This paper evaluates and critiques the current state of knowledge on the theorisation of the Cypriot state formations and the nature of the conflict in the country. It aims to provide a
prolegomenon for the re-conceptualisation of the Cyprus state formations as enmeshed in the ‘Cyprus problem’ within its regional and global settings. We examine the two main approaches theorising the Cypriot state formations, namely Weberian and Marxist inspired accounts and locate some of the problems and gaps. We argue that the current conjuncture is marked by significant social transformations both internally and adjacent to the country, which require a fresh perspective on ‘the Cyprus problem’. Such a perspective is based on the premise that we must go beyond analyses that focus exclusively on either of the two competing dimensions of an unintuitive binary, either as global/regional geopolitical, or a local ethno-national identity conflict. These ‘common sense’ readings of the Cyprus problem, which can be referred to as the liberal conflict resolution model and the global/regional geopolitics model are not only limited theoretically but their contestation leads to a political cul-de-sac. Moreover, such perspectives in turn dis-empower the social and political forces within Cyprus to actively engage in bringing about an end to the partitionist divide in a country which is one of the most militarised zones in the world. The shortcomings of these approaches in making sense of the state formation and the dispute itself, underlines the necessity of a multi-faceted theoretical framework that assesses the role of class and other social forces as well as changing regional and global contexts which shape both the nature of the so-called Cyprus problem as well as the peculiar fragmentary state formations.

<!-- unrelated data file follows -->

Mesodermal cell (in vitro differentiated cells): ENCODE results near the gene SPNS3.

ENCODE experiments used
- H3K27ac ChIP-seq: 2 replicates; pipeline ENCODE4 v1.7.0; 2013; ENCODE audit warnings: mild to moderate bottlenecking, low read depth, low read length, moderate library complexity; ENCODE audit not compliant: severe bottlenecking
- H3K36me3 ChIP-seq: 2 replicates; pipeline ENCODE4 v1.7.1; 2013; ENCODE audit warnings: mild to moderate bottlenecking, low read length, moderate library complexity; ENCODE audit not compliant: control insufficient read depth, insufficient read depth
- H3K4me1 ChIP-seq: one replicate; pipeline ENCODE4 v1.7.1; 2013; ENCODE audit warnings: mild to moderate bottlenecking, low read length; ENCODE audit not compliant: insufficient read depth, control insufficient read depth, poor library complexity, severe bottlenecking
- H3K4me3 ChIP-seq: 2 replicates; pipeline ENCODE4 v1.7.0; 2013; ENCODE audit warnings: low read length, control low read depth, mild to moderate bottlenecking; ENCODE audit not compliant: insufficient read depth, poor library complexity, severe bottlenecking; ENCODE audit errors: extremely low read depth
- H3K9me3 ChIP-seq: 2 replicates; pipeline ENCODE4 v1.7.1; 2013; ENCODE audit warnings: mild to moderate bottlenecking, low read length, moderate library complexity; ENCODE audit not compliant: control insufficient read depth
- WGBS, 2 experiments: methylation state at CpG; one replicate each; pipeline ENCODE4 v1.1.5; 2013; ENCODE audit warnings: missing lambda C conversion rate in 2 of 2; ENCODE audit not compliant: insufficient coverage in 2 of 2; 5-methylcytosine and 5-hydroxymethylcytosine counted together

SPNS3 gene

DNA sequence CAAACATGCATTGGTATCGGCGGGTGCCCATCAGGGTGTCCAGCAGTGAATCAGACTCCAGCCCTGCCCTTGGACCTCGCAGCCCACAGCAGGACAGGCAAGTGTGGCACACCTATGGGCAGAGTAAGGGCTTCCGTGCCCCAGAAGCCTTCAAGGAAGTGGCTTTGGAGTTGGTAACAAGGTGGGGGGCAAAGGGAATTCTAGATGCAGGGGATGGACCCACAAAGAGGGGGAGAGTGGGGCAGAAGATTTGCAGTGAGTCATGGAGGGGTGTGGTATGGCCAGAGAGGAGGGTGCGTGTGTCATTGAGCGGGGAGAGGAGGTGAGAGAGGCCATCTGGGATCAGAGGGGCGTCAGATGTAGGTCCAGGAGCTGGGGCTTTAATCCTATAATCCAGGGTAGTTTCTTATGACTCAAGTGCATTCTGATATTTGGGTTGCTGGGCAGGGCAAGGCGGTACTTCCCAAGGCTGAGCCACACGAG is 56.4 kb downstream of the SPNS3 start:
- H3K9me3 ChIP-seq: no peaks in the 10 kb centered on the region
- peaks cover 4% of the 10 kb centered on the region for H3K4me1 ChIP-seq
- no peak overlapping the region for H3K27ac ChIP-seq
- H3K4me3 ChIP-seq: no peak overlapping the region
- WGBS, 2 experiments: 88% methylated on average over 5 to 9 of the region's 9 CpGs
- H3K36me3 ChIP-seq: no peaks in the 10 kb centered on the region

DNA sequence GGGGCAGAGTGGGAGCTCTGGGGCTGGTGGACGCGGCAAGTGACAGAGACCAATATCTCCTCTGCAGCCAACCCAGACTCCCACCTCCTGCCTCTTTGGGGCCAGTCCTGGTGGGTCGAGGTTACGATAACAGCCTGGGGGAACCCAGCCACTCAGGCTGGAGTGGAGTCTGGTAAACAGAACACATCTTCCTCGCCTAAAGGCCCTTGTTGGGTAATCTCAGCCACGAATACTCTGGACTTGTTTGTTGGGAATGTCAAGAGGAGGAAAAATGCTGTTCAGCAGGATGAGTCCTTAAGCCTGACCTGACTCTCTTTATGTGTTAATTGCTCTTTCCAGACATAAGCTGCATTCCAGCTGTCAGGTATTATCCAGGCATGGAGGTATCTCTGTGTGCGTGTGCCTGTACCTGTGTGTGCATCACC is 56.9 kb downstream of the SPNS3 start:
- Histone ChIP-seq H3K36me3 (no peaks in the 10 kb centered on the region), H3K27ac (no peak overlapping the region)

Cyprus problem, state formations, global/regional geopolitical conflict, ethno-national identity conflict, state of exception
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